Modeling the RNA 2′OH Activation: Possible Roles of Metal Ion and Nucleobase as Catalysts in Self-Cleaving Ribozymes
journal contributionposted on 22.09.2011, 00:00 by Zdeněk Chval, Daniela Chvalová, Fabrice Leclerc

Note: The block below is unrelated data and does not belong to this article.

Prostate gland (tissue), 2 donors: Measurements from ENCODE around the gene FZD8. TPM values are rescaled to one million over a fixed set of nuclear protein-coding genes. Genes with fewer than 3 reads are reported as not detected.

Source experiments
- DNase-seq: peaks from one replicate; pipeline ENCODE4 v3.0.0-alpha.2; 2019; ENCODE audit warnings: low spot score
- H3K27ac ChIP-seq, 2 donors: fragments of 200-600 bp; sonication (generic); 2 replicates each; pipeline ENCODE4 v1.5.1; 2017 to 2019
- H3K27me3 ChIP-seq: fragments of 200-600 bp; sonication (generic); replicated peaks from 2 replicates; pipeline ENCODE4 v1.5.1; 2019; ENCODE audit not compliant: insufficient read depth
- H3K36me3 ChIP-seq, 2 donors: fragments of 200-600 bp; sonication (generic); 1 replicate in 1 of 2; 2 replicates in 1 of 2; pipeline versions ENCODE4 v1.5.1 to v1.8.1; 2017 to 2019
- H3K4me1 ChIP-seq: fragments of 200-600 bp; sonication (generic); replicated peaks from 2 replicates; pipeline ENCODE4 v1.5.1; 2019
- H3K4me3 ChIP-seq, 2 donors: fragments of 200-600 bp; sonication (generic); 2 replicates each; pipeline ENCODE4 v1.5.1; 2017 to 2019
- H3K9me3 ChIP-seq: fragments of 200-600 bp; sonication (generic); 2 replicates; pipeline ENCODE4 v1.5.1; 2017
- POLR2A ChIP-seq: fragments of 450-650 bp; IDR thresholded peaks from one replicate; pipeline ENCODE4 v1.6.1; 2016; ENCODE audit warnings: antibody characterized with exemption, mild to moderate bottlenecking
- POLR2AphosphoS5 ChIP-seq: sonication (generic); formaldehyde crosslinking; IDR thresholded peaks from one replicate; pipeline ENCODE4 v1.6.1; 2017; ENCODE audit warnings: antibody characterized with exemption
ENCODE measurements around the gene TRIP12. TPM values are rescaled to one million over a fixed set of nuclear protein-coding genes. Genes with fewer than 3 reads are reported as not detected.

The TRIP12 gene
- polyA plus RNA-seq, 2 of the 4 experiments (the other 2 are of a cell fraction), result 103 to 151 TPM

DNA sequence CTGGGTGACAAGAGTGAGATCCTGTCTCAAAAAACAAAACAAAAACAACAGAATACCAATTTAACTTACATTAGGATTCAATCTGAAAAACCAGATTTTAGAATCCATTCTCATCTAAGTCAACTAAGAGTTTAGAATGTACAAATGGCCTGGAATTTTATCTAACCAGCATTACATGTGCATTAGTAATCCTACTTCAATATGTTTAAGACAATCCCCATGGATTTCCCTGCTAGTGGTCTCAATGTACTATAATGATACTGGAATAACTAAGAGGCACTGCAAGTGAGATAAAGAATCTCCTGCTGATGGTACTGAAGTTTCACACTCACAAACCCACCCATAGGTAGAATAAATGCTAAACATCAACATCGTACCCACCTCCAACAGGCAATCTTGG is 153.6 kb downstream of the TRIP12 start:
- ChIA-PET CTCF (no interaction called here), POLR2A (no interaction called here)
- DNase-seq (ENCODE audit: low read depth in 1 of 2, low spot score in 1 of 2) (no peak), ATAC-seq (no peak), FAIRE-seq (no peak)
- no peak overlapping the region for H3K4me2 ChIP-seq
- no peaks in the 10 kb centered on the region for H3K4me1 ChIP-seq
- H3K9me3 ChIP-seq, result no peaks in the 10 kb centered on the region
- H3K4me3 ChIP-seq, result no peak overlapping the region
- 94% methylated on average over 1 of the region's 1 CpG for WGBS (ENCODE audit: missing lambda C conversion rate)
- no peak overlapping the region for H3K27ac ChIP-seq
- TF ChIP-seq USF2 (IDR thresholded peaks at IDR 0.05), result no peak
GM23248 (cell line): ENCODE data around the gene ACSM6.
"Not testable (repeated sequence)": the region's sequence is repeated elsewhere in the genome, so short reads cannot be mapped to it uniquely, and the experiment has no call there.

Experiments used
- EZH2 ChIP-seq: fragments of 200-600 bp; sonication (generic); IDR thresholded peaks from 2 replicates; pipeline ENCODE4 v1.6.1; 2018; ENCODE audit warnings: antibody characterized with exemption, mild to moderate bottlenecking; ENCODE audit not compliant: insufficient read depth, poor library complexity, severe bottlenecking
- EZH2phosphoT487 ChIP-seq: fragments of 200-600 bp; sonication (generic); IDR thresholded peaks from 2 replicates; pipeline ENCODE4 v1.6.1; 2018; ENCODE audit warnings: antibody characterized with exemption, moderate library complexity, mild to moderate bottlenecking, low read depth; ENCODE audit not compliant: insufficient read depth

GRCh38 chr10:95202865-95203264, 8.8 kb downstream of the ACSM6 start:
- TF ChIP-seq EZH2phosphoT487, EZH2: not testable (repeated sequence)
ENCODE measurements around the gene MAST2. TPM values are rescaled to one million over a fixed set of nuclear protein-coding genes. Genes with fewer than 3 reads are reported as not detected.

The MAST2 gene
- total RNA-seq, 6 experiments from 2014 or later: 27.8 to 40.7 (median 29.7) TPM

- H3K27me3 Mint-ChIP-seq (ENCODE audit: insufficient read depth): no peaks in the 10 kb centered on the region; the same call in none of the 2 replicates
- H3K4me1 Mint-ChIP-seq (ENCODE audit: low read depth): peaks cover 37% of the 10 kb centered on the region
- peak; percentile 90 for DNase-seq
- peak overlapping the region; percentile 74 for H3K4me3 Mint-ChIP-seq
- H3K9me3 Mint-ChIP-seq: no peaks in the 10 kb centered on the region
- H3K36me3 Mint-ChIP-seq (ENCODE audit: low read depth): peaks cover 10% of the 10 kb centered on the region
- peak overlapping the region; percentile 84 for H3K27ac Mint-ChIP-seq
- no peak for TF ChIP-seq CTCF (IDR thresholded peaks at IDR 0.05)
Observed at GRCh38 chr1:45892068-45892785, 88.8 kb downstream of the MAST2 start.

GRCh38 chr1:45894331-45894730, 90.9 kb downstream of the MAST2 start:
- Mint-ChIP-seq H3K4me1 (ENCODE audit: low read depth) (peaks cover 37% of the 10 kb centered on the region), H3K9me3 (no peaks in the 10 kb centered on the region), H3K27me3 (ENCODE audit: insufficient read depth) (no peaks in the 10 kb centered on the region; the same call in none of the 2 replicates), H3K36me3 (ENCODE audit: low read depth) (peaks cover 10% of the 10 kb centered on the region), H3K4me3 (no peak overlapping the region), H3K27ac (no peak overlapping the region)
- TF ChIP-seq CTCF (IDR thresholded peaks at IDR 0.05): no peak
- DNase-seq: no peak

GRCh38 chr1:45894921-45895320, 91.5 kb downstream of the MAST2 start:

The RNA 2′OH activation as taking place in the first chemical step of self-cleaving ribozymes is studied theoretically by DFT and MP2 methods using a continuum solvation model (CPCM). The reaction of proton transfer is studied in the presence of two kinds of catalysts: a fully hydrated metal ion (Mg2+) or partially hydrated nucleobase (guanine), taken separately or together leading to three different modes of activation. The metal ion is either directly bound (inner-sphere) or indirectly bound (outer-sphere) to the 2′OH group and a hydroxide ion acts as a general or specific base; the nucleobase is taken in anionic or in neutral enol- tautomeric forms playing itself the role of general base. The presence of a close metal ion (outer-sphere) lowers the pKa value of the 2′OH group by several log units in both metal-ion and nuleobase catalysis. The direct metal coordination to the 2′OH group (inner-sphere) further stabilizes the developing negative charge on the nucleophile. The switching from the inner-sphere to the outer-sphere coordination appears to be driven by the energy cost for reorganizing the first coordination shell rather than by the electrostatic repulsion between the ligands. The metal-ion catalysis is more effective with a specific base in the dianionic mechanism. On the other hand, the nucleobase catalysis is more effective in the monoanionic mechanism and in the presence of a metal ion acting as a cofactor through nonspecific electrostatic interactions. The results establish a baseline to study the possible roles of metal and nucleobase catalysts and their environment in more realistic models for self-cleaving ribozymes.